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I have to give a 10 minute physics talk that have to involve a fair bit of mathematics -- i.e. not just qualitative/handwaving material to some undergrads. I have wasted the last 3 hours looking for appropriate topics and have pretty much lost the will to live. Any suggestions would be greatly appreciated.

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closed as not constructive by David Z Oct 7 '11 at 18:22

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What kind of mathematics? Any kind? Why not Kepler's laws? You probably should narrow down the question quite a bit by telling us what the expected background the audience is supposed to have, what sorts of physics (real classical stuff or more cutting edge stuff) and what sorts of mathematics you want to involve. –  Willie Wong Oct 7 '11 at 15:26
    
@WillieWong: You are quite right. The audience is a mixture of undergrads from 1st years to 3rd years. The first years are assumed to know a fair share of classical mechanics and have heard of the more exotic (e.g. quantum) ideas. The third years are familiar with fluid dynamics, quatum physics, etc. Any sort of mathematics will do. –  Markov Oct 7 '11 at 15:32
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@WillieWong: Worse comes to worst, I am happy to sacrifice the 1st years to benefit the higher years... –  Markov Oct 7 '11 at 15:36
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This strikes me as a "make a list" question that would be better suited for char then as a question. I'm not going to close it immediately as I note that Markov hasn't the requisite rep (20) for using chat. –  dmckee Oct 7 '11 at 17:01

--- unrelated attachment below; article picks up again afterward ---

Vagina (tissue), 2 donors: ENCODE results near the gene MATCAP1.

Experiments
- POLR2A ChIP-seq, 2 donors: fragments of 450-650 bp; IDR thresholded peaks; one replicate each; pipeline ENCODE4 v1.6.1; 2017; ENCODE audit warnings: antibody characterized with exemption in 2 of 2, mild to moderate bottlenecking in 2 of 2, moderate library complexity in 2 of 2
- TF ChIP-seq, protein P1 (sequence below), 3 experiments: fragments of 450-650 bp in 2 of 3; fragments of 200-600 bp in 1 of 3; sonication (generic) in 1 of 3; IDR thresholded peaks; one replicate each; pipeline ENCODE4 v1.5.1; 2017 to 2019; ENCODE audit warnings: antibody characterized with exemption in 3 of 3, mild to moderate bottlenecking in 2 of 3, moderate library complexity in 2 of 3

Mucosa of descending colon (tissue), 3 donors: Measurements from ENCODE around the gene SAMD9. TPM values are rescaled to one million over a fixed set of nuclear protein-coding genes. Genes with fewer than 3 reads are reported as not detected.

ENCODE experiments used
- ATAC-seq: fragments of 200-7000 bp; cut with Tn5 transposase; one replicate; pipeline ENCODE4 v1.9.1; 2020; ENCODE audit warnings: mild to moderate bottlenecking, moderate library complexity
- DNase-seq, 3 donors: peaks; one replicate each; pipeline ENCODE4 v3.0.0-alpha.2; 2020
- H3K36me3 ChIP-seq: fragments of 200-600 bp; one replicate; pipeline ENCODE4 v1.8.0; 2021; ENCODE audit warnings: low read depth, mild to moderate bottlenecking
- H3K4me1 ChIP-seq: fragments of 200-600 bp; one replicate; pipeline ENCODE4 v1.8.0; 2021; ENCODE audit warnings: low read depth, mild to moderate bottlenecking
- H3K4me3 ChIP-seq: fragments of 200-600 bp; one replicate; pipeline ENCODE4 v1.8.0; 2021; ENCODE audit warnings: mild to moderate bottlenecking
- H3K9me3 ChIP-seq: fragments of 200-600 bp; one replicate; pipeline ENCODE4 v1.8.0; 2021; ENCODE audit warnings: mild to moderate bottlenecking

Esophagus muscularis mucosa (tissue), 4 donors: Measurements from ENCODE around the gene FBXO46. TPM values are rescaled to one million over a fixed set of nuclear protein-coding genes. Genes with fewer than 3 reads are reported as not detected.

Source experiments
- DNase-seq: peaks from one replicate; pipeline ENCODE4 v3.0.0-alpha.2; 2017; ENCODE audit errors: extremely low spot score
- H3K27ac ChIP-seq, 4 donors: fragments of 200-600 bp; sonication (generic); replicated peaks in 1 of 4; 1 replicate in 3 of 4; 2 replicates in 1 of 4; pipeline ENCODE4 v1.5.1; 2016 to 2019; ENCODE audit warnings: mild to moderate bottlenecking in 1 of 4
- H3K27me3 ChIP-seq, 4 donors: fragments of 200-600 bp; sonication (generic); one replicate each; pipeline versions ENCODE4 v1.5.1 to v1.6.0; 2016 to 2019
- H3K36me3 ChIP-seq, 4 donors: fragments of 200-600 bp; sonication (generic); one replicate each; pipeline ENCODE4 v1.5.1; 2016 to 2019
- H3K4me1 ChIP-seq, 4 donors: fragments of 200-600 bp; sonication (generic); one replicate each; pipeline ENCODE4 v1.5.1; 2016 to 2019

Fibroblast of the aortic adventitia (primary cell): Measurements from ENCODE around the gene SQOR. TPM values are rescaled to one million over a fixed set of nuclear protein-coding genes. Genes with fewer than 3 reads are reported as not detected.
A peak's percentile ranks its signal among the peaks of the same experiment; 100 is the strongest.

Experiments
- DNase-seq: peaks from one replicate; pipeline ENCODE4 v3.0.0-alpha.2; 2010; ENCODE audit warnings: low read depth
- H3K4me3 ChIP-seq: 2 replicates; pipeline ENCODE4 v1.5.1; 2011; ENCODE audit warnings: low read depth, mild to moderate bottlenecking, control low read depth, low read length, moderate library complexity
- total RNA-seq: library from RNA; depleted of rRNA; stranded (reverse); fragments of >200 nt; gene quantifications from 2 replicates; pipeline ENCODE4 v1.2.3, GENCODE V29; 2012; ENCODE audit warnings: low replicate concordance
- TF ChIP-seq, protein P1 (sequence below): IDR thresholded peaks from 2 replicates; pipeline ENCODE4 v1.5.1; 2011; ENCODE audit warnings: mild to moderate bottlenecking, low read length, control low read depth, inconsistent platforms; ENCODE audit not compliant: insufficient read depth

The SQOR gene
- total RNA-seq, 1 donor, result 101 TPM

The vast applicability of the harmonic oscillator model may be very interesting and tractable for your constraints. –  Jen Oct 7 '11 at 17:02

2 Answers 2

As a materials scientist I'm a bit biased, but I think that the Johnson-Mehl-Avrami-Kolmogorov kinetics of phase changes/crystal growth is one of the coolest mathematical physics talks that can be covered in 10 minutes. The wikipedia article is accurate, but not as enlightening as I'd like. My favorite introductory discussion appears in Kinetics of Materials by Baluffi, Allen, and Carter. I can't send that to you, but Craig Carter's lecture notes aren't a bad place to start. John Cahn's extension of this approach by the method of time cones has really nice parallels to special relatively (weird, right?) and could add some sparkle to a talk for undergrads. Let me know if this is something you'd be interested in pursuing and I can provide additional guidance/information.

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+1: a really nice piece of physics. And I'd say that everyone is biased in his own way :) –  Slaviks Oct 7 '11 at 17:30
    
Thanks, this is very intriguing. I would surely appreciate it if you could provide any extra interesting ref. material. :-) –  Markov Oct 7 '11 at 18:06
    
I must confess to not being too familiar with this piece of physics myself, so I'll be learning too! –  Markov Oct 7 '11 at 18:12

Just an idea that I have used once in a somewhat similar situation:

Explain the Casimir force and then "derive" it using analytic continuation of Riemann zeta function: $\sum_n n^3 \stackrel{!}{=} \zeta(-3) =1/120$. Depending on your audience, emphasis more physics or math. You probably should include an experimental graph confirming the pre-factor. This trick usually provokes quite a few questions.

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Thanks, this is a very interesting topic too. :-) –  Markov Oct 7 '11 at 18:09

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